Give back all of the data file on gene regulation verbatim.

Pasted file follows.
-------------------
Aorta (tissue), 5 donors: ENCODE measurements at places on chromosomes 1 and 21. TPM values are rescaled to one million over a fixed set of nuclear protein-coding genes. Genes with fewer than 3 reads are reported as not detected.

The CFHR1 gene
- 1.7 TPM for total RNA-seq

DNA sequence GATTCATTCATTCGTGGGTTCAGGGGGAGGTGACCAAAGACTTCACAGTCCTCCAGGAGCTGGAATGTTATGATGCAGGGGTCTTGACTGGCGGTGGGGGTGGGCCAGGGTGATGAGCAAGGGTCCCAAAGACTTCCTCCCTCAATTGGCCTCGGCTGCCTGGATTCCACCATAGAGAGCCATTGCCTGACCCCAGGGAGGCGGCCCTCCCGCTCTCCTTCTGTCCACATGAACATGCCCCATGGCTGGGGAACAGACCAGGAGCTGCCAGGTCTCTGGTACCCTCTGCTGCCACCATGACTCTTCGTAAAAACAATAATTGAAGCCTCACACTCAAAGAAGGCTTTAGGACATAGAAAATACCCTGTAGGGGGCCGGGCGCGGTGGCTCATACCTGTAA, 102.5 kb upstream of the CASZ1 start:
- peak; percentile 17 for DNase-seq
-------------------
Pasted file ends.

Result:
Aorta (tissue), 5 donors: ENCODE measurements at places on chromosomes 1 and 21. TPM values are rescaled to one million over a fixed set of nuclear protein-coding genes. Genes with fewer than 3 reads are reported as not detected.

The CFHR1 gene
- 1.7 TPM for total RNA-seq

DNA sequence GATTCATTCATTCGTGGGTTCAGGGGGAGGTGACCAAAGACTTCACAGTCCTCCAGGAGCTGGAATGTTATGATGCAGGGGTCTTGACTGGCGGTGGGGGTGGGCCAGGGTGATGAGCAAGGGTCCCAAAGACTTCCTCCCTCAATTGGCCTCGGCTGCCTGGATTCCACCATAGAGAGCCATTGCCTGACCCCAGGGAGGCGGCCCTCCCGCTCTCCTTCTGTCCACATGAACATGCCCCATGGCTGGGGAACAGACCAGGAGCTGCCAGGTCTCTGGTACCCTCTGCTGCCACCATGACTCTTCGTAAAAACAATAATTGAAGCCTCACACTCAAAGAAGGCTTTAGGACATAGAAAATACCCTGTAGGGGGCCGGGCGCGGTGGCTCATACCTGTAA, 102.5 kb upstream of the CASZ1 start:
- peak; percentile 17 for DNase-seq